The glial growth factors deficiency and synaptic destabilization hypothesis of schizophrenia

Moises, Hans W.; Zoega, Tomas; Gottesman, Irving I.
January 2002
BMC Psychiatry;2002, Vol. 2, p8
Academic Journal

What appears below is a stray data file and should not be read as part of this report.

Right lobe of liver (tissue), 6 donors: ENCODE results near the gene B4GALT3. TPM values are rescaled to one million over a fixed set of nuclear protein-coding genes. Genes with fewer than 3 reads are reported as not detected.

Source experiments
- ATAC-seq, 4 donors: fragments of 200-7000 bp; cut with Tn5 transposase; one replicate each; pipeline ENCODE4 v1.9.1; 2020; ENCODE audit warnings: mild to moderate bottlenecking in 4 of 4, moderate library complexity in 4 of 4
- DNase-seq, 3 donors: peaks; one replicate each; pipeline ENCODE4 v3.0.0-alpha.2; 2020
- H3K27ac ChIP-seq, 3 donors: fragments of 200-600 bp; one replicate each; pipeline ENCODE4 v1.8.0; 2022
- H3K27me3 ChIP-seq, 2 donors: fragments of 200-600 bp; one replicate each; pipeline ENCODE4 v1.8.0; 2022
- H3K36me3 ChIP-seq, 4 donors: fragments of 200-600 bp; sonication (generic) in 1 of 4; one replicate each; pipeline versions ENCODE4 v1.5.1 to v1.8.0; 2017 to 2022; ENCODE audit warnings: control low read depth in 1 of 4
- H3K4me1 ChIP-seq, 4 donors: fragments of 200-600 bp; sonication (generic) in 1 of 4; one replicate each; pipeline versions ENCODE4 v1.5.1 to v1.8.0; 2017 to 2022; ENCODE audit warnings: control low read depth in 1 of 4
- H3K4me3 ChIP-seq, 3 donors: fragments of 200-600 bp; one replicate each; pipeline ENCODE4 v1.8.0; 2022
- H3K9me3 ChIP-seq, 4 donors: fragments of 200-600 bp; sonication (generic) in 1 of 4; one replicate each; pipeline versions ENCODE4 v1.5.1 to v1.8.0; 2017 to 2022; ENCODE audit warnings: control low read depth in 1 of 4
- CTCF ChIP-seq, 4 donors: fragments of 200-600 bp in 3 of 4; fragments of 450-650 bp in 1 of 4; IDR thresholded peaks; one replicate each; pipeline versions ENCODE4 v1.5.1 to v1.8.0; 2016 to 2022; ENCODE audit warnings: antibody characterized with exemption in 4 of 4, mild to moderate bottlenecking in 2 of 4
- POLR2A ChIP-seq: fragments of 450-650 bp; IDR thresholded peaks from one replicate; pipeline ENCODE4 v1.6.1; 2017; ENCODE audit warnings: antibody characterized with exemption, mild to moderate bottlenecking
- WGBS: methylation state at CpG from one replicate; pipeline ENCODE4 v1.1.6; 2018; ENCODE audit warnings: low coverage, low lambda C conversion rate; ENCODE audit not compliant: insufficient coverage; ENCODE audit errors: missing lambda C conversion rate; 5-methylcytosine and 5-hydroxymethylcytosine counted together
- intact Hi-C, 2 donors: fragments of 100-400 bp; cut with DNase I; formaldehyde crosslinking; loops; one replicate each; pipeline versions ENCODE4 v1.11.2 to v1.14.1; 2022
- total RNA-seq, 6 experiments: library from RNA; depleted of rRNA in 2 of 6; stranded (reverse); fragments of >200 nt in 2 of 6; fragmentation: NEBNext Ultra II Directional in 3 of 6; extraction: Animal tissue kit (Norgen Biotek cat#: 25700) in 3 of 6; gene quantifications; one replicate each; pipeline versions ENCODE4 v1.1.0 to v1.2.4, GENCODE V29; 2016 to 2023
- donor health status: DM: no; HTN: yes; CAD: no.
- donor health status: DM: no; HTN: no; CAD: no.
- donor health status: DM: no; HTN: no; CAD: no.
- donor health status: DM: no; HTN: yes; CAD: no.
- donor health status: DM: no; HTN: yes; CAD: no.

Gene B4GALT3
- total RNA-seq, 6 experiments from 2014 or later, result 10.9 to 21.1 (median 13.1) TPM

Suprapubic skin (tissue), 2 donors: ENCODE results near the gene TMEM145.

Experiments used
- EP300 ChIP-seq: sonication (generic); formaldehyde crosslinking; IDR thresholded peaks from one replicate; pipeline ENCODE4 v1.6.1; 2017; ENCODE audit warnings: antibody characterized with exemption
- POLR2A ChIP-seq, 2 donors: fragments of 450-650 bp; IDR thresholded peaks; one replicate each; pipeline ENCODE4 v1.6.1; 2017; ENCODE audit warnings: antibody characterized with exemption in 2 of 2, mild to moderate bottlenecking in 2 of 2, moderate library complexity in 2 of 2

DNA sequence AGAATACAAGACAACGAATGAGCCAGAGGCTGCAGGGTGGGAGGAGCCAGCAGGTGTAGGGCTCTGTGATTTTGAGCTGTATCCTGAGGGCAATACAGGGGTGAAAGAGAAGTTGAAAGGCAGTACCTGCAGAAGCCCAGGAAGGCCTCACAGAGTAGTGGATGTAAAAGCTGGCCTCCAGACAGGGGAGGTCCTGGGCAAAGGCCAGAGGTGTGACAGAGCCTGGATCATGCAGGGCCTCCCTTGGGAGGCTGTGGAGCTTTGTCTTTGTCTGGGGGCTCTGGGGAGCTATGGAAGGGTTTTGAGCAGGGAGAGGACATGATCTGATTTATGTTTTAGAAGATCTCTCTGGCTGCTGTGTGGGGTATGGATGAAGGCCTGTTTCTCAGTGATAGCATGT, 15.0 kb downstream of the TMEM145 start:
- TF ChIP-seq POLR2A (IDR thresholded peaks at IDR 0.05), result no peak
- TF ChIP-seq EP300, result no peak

Background: A systems approach to understanding the etiology of schizophrenia requires a theory which is able to integrate genetic as well as neurodevelopmental factors. Presentation of the hypothesis: Based on a co-localization of loci approach and a large amount of circumstantial evidence, we here propose that a functional deficiency of glial growth factors and of growth factors produced by glial cells are among the distal causes in the genotype-to-phenotype chain leading to the development of schizophrenia. These factors include neuregulin, insulin-like growth factor I, insulin, epidermal growth factor, neurotrophic growth factors, erbB receptors, phosphatidylinositol-3 kinase, growth arrest specific genes, neuritin, tumor necrosis factor alpha, glutamate, NMDA and cholinergic receptors. A genetically and epigenetically determined low baseline of glial growth factor signaling and synaptic strength is expected to increase the vulnerability for additional reductions (e.g., by viruses such as HHV-6 and JC virus infecting glial cells). This should lead to a weakening of the positive feedback loop between the presynaptic neuron and its targets, and below a certain threshold to synaptic destabilization and schizophrenia. Testing the hypothesis: Supported by informed conjectures and empirical facts, the hypothesis makes an attractive case for a large number of further investigations. Implications of the hypothesis: The hypothesis suggests glial cells as the locus of the genesenvironment interactions in schizophrenia, with glial asthenia as an important factor for the genetic liability to the disorder, and an increase of prolactin and/or insulin as possible working mechanisms of traditional and atypical neuroleptic treatments.


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